Broken rhythm is a different reson for elimination, Bonnie - though a perfectly valid one.

Fortunately, so far here we have only 3-4 inches, and melting.

raine said...

Think it may be a matter of preference in style. Strictly speaking, it might be stricken if the author is striving for tight, no-excessive verbiage in the manuscript.

It didn't bother me on first reading or second.
I assumed some distinction between observing the clothes he was wearing and noticing that he, the man, looked very good in it.

Bernita said...

Thank you, Raine.
But does not the statement "He looked good" declare that notice sufficiently?

raine said...

But does not the statement "He looked good" declare that notice sufficiently?

Hmmm.
Assuming you mean "He looked good", as opposed to the statement, "He looked very good in casual, I noticed"...again, it may depend on what you intended. If your meaning was to draw attention to how good he looked in the casual clothing, the original is fine.
If you say, "he looked good", that, plus the previous sentence, would imply that he looked good in that clothing, or that he simply looked handsome, or that he looked healthy, etc...

My goodness, are readers really so discriminating?

Bernita said...

Hee, Raine. I meant the statement "He looked good in casual" make the addition of "I noticed" unnecessary.
Discriminating? I don't know. I certainly turned this person's crank with that excerpt.
More to come.

Dave said...

I have a visit with my phrenologist later today. I'll chance a comment.

Here's the complete passage:

Another problem stood there. Almost ogre size. Two hundred or so pounds of problem. Sergeant Johnnie Thresher, waiting, with hands easy on his hips and Dumbarton sniffing his pant legs.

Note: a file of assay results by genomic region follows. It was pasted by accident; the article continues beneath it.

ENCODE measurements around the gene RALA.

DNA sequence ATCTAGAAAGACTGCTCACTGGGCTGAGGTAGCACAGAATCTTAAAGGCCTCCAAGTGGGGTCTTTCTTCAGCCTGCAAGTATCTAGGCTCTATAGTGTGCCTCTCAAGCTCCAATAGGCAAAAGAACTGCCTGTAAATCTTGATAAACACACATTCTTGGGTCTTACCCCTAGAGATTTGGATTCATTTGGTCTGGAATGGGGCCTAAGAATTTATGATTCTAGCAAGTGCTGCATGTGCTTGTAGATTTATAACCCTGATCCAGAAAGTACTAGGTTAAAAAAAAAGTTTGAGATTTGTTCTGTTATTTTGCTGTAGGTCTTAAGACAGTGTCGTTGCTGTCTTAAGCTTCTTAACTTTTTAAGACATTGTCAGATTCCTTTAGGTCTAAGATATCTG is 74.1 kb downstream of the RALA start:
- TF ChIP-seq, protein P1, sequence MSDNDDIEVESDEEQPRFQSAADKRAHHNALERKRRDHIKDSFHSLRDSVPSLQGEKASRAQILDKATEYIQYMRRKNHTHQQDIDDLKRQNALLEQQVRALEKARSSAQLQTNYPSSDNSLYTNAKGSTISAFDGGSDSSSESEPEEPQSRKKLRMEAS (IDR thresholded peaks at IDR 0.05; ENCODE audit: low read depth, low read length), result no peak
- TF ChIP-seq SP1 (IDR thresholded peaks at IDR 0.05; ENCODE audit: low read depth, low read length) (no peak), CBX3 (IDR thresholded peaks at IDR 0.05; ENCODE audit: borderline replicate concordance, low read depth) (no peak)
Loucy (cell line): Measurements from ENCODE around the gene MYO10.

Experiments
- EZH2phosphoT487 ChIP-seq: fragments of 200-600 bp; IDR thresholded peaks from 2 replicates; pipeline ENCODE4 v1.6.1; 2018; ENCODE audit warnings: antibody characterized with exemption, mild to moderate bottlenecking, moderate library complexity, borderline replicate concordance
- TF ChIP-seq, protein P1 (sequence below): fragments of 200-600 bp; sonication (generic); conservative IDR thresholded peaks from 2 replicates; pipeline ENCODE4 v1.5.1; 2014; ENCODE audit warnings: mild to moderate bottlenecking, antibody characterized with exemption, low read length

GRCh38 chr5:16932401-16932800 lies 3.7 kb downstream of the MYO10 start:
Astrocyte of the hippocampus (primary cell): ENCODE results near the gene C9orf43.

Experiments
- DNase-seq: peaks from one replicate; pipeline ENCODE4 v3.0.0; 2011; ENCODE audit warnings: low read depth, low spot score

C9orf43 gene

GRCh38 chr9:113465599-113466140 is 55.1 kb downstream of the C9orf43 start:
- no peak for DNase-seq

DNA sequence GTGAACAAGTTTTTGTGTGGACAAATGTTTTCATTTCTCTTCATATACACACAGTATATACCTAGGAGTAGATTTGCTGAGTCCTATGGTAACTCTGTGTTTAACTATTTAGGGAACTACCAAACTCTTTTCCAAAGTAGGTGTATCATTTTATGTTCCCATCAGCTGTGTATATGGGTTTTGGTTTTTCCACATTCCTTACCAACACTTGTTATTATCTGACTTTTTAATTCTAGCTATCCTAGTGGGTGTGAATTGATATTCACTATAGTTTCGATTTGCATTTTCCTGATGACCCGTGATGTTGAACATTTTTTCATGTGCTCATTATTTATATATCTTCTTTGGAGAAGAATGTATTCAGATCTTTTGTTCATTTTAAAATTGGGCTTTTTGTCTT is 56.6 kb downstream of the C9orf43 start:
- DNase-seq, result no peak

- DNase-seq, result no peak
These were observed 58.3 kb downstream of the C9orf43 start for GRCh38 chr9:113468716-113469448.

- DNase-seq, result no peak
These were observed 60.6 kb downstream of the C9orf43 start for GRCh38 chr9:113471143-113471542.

I didn't make the mistake of thinking his leather jacket, turtleneck and jeans made this a social call. He looked very good in casual, I noticed. Even nicer than the suit this morning. That didn't change the fact he was a cop with a grindstone mind and this was business. And I didn't have to read his aura to know it.


IMHO:
Well, several sentences indicate almost the same thoughts and feelings. This might lead me to believe that Johnnie Thresher going to be a big character in her life.

She sees him outside the door, all 200 pounds, hands on hips. She gives him a good look, good enough to describe his clothes, good enough to make a judgment about his appearance, and good enough to compare it to another time. And in all of this, she doesn't check his aura because his physical demeanor shows her it's all business. That's four ways she describes Thresher.

The "I noticed" creates a beat that either attracts the reader, or alternatively, breaks the reader's flow. It calls attention to the fact that she notices. We know that she notices Thresher. This guarantees that we know.

If you intend to call attention to their relationship, or possibly Thresher's actions later on, or possibly their imminent love affair, this is a way to foreshadow it.
If nothing other than routine business is going to happen between them, why is she so attentive to his appearance?

Bernita said...

"several sentences indicate almost the same thoughts and feelings"
Dear me.
Dave, are you suggesting the entire passage is redundant?

JLB said...

I'm afraid that I cannot offer input from an objective perspective, as I myself commit unwarranted acts of redundancy in my own writing.

I often sacrifice technical precision for artistic cadence, which leave ample room for repetition (intended and otherwise).

Yes, good luck with that. ;)

Dave said...